7. Dr Wes Warren, senior author of the Nature paper commented, "Although cartilaginous vertebrates and bony vertebrates diverged about 450 million years ago, with the elephant shark genome in hand, we can now begin to identify key genetic adaptations in the evolutionary tree."

8. Prof Hong Wanjin, Executive Director of IMCB, said, "Over the years, IMCB has carried out several remarkable genomic projects and we are excited to showcase yet another milestone. Not only has our research team sequenced the first shark-family member genome, they have also uncovered many insights significant to the field of genomic and medical research through the genome analysis."

9. Prof Sir David Lane, Chief Scientist at A*STAR, said, "We are delighted that a Singapore laboratory conceived and led a major international genome project. The international research grant from NIH, USA is a testimony of Singapore's world-class standard in genomics research."


Contact: Tan Yun Yun
Agency for Science, Technology and Research (A*STAR), Singapore

Related biology news :

1. MU researchers study of African forest elephants helps guide research efforts in the US
2. Researchers unmask centuries-old elephant imposter
3. Crop-raiding elephants flee tiger growls
4. Study documents decimation of critically endangered forest elephant
5. Elephants are vanishing from DRCs best-run reserve
6. 11,000 elephants slaughtered in national park
7. Low rainfall and extreme temperatures double risk of baby elephant deaths
8. Relocating elephants fails to decrease human-wildlife conflict
9. Violence in Mali threatening survival of endangered elephants
10. Conservationists to create blueprint for saving Malaysias elephants
11. Southern elephant seals likely detect prey bioluminescence for foraging
Post Your Comments:
(Date:10/29/2015)... Va. , Oct. 29, 2015 Daon, ... today that it has released a new version of ... customers in North America have ... IdentityX v4.0 also includes a FIDO UAF certified ... are already preparing to activate FIDO features. These customers ...
(Date:10/29/2015)... Oct. 29, 2015  Connected health pioneer, Joseph ... explosion of technology-enabled health and wellness, and the business ... The Internet of Healthy Things . ... smartphones even existed, Dr. Kvedar, vice president, Connected Health, ... care delivery, moving care from the hospital or doctor,s ...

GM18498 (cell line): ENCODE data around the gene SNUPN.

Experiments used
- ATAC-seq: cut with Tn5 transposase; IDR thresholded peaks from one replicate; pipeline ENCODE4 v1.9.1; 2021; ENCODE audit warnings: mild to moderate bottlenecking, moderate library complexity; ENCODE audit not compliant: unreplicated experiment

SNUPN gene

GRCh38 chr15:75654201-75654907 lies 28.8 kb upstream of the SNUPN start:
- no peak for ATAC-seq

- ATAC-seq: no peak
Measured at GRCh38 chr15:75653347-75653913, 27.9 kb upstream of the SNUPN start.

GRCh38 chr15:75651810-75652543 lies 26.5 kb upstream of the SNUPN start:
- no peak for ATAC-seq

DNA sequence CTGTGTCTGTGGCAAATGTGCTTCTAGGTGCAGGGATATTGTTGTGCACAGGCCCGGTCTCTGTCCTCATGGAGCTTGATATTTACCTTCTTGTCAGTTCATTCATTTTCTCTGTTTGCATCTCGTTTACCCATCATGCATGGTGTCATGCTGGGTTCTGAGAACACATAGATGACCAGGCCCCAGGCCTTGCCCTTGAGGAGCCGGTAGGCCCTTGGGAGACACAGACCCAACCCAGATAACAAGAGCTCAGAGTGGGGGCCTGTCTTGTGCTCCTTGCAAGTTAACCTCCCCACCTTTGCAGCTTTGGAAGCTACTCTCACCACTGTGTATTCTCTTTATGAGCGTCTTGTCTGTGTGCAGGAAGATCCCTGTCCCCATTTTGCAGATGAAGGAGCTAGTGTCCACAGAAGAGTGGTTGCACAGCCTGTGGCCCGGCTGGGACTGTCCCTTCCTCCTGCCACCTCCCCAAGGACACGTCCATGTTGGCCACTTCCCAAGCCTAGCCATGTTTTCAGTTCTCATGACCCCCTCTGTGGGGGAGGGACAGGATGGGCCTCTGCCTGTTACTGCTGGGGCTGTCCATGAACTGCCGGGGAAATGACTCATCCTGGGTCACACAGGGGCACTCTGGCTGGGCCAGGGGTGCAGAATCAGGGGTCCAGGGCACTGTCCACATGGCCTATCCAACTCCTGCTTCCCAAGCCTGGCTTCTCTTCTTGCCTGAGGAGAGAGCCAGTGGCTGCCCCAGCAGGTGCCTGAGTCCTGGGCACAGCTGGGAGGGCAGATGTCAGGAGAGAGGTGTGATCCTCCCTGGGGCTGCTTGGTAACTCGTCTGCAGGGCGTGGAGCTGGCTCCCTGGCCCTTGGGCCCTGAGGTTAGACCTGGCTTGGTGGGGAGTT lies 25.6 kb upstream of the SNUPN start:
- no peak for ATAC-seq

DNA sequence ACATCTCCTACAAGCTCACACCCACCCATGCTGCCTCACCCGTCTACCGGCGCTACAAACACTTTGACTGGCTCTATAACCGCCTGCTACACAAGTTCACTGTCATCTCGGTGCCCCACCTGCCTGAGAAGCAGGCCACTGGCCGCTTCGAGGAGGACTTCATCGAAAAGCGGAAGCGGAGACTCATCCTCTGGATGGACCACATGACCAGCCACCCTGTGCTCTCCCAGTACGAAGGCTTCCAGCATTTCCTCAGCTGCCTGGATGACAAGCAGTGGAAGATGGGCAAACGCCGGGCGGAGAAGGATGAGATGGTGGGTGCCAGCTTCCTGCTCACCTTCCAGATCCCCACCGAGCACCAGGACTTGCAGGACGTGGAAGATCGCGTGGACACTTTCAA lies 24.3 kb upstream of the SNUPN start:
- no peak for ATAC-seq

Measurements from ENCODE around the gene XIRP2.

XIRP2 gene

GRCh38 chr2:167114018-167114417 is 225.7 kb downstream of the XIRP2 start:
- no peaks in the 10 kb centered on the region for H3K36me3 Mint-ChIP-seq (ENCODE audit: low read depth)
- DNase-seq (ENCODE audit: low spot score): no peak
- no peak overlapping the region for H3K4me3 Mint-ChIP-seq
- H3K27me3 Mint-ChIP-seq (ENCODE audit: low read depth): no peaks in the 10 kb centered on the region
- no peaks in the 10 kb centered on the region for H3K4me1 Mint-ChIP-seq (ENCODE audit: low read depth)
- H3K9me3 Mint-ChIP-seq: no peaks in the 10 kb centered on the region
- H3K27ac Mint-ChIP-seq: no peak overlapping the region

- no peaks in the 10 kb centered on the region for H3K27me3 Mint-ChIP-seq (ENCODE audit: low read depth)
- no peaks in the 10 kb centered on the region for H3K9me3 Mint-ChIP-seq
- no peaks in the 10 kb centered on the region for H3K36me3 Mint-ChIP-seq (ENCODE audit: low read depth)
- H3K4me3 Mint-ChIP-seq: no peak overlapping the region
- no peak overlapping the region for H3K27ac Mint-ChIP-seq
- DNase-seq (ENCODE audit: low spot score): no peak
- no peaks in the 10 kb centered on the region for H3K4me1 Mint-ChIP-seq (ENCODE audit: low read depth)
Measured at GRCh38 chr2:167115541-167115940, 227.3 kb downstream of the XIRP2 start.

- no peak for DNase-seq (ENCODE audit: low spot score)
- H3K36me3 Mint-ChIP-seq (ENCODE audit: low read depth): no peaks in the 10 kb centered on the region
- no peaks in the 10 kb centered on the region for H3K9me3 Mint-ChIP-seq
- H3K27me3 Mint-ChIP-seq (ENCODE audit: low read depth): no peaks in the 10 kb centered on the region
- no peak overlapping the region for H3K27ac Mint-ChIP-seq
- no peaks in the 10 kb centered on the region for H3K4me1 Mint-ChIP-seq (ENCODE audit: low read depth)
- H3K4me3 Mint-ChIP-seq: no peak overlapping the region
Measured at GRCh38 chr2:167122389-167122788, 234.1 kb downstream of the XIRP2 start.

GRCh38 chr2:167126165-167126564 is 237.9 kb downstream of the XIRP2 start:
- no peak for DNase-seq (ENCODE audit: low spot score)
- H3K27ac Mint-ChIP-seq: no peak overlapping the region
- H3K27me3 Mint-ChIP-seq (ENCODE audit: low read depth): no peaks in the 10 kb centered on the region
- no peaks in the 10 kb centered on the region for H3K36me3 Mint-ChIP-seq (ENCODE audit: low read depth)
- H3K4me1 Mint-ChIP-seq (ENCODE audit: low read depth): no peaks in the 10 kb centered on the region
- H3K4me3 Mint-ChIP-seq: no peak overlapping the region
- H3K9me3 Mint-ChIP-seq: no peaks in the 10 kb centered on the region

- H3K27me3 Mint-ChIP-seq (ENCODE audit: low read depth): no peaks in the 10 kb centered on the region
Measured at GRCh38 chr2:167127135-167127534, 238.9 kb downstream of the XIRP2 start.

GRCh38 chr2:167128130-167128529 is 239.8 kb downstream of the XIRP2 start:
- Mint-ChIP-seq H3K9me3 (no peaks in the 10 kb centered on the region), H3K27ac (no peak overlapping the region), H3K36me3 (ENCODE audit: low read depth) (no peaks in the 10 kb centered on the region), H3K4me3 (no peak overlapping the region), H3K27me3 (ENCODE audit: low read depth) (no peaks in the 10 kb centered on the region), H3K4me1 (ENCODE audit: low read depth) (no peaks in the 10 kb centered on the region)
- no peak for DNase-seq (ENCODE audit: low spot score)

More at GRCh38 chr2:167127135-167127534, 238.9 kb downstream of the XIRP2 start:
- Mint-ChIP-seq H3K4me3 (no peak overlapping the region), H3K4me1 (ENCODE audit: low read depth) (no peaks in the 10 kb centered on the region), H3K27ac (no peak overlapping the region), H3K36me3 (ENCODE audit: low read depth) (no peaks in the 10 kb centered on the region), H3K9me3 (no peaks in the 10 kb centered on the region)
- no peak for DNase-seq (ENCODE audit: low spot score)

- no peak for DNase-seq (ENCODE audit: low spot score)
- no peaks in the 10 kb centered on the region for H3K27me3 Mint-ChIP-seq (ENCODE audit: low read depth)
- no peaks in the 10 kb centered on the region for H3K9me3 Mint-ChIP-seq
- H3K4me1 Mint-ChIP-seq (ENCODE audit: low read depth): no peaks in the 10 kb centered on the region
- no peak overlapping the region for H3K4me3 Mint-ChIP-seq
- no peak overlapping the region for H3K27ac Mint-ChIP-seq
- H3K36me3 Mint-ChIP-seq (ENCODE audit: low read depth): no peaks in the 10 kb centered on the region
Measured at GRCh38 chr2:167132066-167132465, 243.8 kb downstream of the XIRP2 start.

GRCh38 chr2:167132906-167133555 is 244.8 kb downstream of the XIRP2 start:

(Date:10/29/2015)... 29, 2015 Today, LifeBEAM , ... with 2XU, a global leader in technical performance ... hat with advanced bio-sensing technology. The hat will ... monitor key biometrics to improve overall training performance. ... two companies will bring together the most advanced technology, ...
Breaking Biology News(10 mins):
(Date:11/24/2015)... ... November 24, 2015 , ... International Society ... one of the premier annual events for pharmaceutical manufacturing: 2015 Annual Meeting. The ... where ISPE hosted the largest number of attendees in more than a decade. ...
(Date:11/24/2015)... India , November 24, 2015 ... a new market research report "Oligonucleotide Synthesis Market by ... Application (PCR, Gene Synthesis, Diagnostic, DNA, RNAi), End-User (Research, ... 2020", published by MarketsandMarkets, the market is expected to ... Million in 2015, at a CAGR of 10.1% during ...
(Date:11/24/2015)... November 24, 2015 SHPG ) announced today ... the Piper Jaffray 27 th Annual Healthcare Conference in ... 2015, at 8:30 a.m. EST (1:30 p.m. GMT). --> ... Officer, will participate in the Piper Jaffray 27 th Annual ... on Tuesday, December 1, 2015, at 8:30 a.m. EST (1:30 p.m. ...
(Date:11/24/2015)... QUEBEC CITY , Nov. 24, 2015 /PRNewswire/ ... (the "Company") announced today that the remaining 11,000 ... Common Share Purchase Warrants (the "Series B Warrants") ... agreement were exercised on November 23, 2015, which ... Common Shares.  After giving effect to the issuance ...
Breaking Biology Technology: